Opinion

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Closing Range

Perpetual Campaign, Perpetual Paralysis

The longer any campaign is, the less time elected officials have to do their job

There I was, watching the 10 p.m. local TV news and weather. Mixed in with the asbestos and glyphosate lawsuit commercials (sponsored by Texas ambulance chasers, I checked) was a campaign ad for Greg Gianforte. It’s already stale and annoying, ridiculous given the election this ad aims to influence will be held November 3, 2020.

It’s 2019 right now! Over the next four-hundred-and-sixty-some days, multiple THOUSANDS of TV ads, spam emails, web pop-ups, whatever the heck have you, how are we hapless peons expected to pay attention?

While “name recognition” is vital in politics, endless repetition isn’t always a good thing. Remember Bob Kelleher? Starting in the 1960s, Kelleher ran a bazillion times as a Democrat, then a Green, winning only a seat to the state Constitutional Convention in 1972. From then on, he ran, ran, ran, and lost, lost, lost until he finally, finally, finally won a crowded Republican primary for the honor of running against Montana U.S. Sen. Max Baucus (D) in 2008.

Kelleher scored 36 percent, beating his closest of five rivals by 14 points, none of whom have been heard from again.

I’m embarrassed to admit I used to think Montana’s campaign season was too short — or at least, Montana’s primary was too late in the year (June), handing the sexy national thunder to Iowa and New Hampshire. Never, ever has my pick in the presidential primary ever mattered.

But now, I’ve changed my mind. Campaign season is in full scream not just nationwide, but here in Montana? That’s just insane.

For example, Greg Gianforte has been campaigning almost non-stop since, what, sometime in 2015, when he started openly running for governor against incumbent Steve Bullock? Then, he actually announced in the same calendar year — Jan. 20, 2016 — as the November general election.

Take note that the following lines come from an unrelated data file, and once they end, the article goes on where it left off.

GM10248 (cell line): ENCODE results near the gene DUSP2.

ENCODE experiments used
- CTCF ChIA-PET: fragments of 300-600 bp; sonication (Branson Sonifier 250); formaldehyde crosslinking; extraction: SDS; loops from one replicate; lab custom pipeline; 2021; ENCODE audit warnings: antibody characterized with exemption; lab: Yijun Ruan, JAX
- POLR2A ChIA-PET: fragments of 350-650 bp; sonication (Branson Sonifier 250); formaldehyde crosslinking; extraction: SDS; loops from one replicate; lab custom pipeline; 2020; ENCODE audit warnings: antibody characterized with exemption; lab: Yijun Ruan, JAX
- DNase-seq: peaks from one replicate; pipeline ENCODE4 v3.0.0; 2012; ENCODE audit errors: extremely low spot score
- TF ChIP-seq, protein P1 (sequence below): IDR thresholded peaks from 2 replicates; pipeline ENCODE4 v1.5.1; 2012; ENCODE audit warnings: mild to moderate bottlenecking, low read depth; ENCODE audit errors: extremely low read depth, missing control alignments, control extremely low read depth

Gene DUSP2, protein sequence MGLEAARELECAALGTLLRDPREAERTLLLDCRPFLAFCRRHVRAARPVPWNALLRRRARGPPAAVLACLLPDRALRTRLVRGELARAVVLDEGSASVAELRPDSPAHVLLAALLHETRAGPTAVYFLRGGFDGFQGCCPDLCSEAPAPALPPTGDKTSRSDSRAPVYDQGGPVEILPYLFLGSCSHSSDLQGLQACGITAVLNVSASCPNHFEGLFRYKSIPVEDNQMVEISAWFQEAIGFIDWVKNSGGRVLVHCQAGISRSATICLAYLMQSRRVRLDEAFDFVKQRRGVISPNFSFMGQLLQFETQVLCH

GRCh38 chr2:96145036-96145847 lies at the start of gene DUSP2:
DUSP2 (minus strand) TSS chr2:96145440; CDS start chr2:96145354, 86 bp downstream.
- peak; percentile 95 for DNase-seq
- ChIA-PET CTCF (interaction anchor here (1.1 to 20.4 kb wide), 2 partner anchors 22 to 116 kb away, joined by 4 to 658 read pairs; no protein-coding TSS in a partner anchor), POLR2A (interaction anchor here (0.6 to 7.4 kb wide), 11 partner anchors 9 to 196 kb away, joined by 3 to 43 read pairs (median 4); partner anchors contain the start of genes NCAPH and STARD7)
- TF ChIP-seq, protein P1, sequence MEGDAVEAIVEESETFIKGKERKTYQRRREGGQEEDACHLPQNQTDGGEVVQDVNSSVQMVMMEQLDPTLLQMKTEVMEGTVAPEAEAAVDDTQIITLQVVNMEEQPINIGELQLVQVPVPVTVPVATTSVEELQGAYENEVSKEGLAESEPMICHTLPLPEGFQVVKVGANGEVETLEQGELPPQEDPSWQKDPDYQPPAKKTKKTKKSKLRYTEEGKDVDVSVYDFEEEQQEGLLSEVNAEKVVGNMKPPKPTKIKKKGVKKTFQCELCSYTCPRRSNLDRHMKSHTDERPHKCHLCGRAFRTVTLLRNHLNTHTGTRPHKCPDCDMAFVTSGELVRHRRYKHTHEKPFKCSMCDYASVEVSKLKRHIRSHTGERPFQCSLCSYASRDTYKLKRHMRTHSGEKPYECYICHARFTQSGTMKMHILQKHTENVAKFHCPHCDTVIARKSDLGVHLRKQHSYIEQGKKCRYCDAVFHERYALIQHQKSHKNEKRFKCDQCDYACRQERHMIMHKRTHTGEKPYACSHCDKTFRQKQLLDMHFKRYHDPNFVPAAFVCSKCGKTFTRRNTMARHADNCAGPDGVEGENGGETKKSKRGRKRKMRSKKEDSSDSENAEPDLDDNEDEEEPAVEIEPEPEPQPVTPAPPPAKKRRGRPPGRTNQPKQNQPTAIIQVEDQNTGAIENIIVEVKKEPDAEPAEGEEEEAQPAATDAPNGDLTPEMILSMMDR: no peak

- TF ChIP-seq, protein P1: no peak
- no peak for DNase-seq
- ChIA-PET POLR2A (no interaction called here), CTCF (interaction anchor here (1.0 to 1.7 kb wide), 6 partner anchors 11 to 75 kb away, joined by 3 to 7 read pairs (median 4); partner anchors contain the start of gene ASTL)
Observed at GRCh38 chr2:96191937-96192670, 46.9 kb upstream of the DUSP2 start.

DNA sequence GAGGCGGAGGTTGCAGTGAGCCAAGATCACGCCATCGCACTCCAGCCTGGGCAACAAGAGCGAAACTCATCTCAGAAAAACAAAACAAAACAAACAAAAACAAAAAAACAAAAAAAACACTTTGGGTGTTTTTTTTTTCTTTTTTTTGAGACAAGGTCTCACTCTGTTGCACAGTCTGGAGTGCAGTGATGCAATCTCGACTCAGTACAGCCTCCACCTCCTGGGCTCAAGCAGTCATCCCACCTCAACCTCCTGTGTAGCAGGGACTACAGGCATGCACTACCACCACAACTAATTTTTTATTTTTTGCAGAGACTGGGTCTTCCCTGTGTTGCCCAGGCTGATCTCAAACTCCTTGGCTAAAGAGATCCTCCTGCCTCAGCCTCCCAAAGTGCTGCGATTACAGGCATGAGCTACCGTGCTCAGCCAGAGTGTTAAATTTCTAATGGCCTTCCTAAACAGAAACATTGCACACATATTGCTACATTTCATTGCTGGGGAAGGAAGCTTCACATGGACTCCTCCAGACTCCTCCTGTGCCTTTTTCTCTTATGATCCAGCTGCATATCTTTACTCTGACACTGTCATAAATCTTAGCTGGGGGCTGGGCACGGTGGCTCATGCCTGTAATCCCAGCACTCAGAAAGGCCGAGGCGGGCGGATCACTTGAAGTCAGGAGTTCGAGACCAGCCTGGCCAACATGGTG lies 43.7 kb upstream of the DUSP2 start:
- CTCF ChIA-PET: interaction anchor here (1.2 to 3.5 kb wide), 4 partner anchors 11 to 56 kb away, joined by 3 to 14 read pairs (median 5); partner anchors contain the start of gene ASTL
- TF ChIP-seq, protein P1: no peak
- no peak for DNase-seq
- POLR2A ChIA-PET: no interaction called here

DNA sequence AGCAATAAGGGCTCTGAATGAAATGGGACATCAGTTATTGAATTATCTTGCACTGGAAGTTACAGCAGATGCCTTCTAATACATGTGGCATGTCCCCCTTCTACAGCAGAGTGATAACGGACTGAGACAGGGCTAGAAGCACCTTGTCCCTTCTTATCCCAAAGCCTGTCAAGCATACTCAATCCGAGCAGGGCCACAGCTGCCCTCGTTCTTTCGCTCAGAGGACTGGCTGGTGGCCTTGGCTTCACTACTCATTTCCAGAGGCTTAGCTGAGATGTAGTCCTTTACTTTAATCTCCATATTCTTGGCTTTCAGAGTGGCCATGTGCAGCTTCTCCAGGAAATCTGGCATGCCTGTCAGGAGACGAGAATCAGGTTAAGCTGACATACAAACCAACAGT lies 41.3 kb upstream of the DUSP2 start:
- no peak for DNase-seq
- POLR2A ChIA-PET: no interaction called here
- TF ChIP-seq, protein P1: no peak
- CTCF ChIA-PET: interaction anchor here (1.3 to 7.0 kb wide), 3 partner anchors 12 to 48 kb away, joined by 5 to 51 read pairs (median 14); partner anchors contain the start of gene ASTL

Gianforte lost, but not by very much. Next, President Donald Trump nominated Rep. Ryan Zinke (R-Mont.) to be Secretary of Interior, starting the circus all over again all through the spring of 2017 — and Gianforte had just come off a losing campaign, meaning his 2016 staffers were probably still looking for a job. He decks a reporter, still wins, has a little breather, then has to start running for 2018 — Democratic primary winner Kathleen Williams announced her challenge in October 2017 — more than a year early.

Seems Gianforte has more than one reason to jump into the 2020 governor race. The first reason is, he’s already treading water as a member of the minority, of a pond with 435 little fish. So what if he’s the richest fish? Of 30 bills and amendments he’s sponsored in the current Congress, just one each has passed the House or become law. The rest haven’t even gotten a hearing.

The second reason? Even with his own jet, the back-and-forth to the Beltway is a colossal waste of time away from Montana. Were I Gianforte, with his resources, since he’s stuck campaigning anyway, I’d certainly think hard about going after the job I wanted in the first place.

But I’d think a whole lot harder about retiring and enjoying life — most rational people would — which in turn leaves me to wonder: Are all our announced candidates (so far) certifiably crazy?

Campaign season should not re-start the day after an election. The longer any campaign is, the less time elected officials have to, um, “officiate,” or “govern” — to simply do the job they “won.” Every minute spent plotting to raise more money to buy more ads, is a minute forever lost from very pressing public business, a minute that could be vital in a grown-up discussion of very real issues of governance, with very real consequences.

In short, this new “normal” of perpetual campaigns is worsening what has long been a state of perpetual governmental paralysis.

Might the candidates suspend their campaigns until, say, January 2020? Nope. Might “news providers” honorably forgo the river of ad revenues until then? Heck no! But I certainly can suspend my attention until then — and I will, at least until after Steve Bullock has announced his new campaign.